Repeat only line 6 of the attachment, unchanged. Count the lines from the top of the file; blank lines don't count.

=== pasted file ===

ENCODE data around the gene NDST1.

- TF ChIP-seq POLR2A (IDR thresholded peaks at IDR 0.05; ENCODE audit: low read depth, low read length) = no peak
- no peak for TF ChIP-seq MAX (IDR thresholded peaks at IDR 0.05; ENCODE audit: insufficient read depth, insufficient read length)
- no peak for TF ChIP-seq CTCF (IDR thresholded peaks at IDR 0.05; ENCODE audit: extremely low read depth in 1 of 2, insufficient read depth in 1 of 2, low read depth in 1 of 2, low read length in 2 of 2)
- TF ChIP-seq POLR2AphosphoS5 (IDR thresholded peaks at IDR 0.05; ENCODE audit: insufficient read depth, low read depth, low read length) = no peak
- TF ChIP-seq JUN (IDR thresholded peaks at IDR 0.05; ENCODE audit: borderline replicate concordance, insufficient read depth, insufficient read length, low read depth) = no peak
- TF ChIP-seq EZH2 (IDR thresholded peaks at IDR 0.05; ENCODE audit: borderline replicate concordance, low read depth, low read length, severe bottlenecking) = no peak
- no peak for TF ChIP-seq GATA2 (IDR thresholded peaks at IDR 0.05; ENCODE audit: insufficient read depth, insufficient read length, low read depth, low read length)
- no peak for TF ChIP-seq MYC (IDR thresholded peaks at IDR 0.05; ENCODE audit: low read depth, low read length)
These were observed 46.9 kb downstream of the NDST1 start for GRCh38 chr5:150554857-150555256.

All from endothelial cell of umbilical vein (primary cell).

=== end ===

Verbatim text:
- TF ChIP-seq JUN (IDR thresholded peaks at IDR 0.05; ENCODE audit: borderline replicate concordance, insufficient read depth, insufficient read length, low read depth) = no peak